“Well, yes, but you’d be going to Hawaii tomorrow evening,” Dickson said.
My mouth dropped open. I looked from him to my agent, from Kevin to the surfer. “I have . . . other obligations,” I muttered, placing an emphasis on the last couple words. Obligations meaning the community service I was supposed to start immediately, now that I was out of Serenity Hills. Fifty hours, and it would take me at least four or five days working at breakneck speed.
Kevin shook his head. “Already taken care of. Your parents’ attorney filed a motion to transfer your community service to O’ahu.”
Angrily, I curled my fingers around the napkin in my lap. My mom and dad had had enough time to file motions and attend meetings, but they had sent my agent to pick me up this morning. Unbelievable.
“Looks like you have it all figured out,” I said.
Cooper snorted. “Right down to you scrubbing graffiti off park benches, when you’re not with me,” he said under his breath. For some reason, the taunt sounded so much harsher coming from him, in his soft-spoken accent. I flipped my eyes across the table at him, doing my best to maintain a clenched smile. His face was red from holding back laughter.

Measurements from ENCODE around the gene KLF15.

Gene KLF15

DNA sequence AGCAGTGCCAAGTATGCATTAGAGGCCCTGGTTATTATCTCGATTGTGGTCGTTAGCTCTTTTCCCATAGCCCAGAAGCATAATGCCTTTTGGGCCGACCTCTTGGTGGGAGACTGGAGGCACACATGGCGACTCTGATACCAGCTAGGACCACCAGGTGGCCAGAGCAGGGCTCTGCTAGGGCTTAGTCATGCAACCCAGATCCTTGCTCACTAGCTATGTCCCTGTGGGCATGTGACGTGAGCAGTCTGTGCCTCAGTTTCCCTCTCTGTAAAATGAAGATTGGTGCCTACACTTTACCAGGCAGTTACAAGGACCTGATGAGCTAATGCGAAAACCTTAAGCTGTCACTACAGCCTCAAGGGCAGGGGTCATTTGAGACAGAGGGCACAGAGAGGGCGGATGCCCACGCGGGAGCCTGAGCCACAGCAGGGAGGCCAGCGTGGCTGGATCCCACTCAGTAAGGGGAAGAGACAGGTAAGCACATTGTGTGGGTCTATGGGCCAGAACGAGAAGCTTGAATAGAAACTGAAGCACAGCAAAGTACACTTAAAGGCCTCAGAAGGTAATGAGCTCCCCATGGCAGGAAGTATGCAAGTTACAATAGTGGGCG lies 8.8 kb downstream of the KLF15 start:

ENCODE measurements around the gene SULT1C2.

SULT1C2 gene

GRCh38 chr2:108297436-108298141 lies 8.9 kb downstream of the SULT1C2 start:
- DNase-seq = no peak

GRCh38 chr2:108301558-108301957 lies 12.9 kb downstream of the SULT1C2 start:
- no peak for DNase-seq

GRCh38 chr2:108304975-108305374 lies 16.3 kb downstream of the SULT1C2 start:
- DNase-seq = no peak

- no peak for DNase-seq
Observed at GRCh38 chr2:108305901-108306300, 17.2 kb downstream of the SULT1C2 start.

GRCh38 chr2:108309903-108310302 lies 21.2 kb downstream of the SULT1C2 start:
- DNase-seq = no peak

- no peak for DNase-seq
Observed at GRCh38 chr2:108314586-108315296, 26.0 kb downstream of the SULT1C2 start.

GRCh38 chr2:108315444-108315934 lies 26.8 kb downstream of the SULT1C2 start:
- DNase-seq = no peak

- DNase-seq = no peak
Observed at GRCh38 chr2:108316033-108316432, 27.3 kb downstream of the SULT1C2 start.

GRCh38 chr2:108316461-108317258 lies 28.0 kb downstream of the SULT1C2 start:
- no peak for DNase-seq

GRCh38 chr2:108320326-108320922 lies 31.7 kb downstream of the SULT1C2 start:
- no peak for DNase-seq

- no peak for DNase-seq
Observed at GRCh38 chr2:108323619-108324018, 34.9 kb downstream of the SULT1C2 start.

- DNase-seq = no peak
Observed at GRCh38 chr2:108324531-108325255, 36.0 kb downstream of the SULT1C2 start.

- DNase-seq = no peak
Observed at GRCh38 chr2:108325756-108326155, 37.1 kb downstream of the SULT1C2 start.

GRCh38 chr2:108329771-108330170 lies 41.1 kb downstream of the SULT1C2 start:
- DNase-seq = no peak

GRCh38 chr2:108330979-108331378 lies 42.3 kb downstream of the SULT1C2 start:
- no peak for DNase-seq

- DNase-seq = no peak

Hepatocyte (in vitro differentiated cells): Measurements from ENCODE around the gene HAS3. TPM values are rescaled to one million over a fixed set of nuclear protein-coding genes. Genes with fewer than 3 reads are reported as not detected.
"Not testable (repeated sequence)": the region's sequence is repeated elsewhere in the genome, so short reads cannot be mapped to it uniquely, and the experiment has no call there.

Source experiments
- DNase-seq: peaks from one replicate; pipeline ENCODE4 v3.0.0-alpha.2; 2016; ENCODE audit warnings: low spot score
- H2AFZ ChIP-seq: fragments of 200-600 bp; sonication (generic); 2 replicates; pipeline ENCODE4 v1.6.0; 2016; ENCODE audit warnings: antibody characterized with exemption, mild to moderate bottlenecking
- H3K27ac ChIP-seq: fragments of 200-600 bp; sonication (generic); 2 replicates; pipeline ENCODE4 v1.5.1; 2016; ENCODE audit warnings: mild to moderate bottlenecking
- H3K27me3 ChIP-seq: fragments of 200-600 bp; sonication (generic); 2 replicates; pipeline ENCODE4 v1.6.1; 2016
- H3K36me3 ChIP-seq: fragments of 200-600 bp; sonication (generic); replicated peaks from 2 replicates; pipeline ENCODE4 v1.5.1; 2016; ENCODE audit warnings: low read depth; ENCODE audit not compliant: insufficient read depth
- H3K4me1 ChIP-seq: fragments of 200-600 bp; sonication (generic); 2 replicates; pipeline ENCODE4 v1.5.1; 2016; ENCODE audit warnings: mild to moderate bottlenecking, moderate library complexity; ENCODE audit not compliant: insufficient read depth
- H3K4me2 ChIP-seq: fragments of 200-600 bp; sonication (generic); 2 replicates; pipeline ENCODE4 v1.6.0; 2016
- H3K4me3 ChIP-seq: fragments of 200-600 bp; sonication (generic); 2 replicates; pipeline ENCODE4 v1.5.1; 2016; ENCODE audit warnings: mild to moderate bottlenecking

And this was who was going to train me for my role? He could barely get through lunch without laughing at me.
“Back. Off,” I snapped. Then, to Dickson, I demanded. “Is he going to do this while he’s training me?”
“Of course not, he’s only being facetious,” Dickson said consolingly. Then his voice turned serious. “You’re really the only one for the part.”
His words were what every actress wanted to hear, even reluctant ones who didn’t want to return to work. James Dickson was a fair man; making Sleepless with him had been a breeze. And most importantly, I was broke. Kevin was right—if I wanted to be able to dull away those memories I tried so hard to get rid of, I needed this part.
“You two will iron out the details?” I asked. The question was aimed towards Dickson and Kevin, but for some reason, my eyes were locked on Surfer Boy. His head was cocked just slightly, golden strands of hair falling just above his eyebrows. I didn’t like the way he was staring at me. It was unsettling and intense and it made me feel exposed.
And this will be my coach.
“Already working on it,” Dickson assured me.
Dragging my gaze from Cooper, I faced my new director. I tried to think of everything I would gain from doing this job, and not the beautiful guy I was already uncertain of working with. Cooper was still there, though, a golden, bronze and startling blue haze in my peripherals.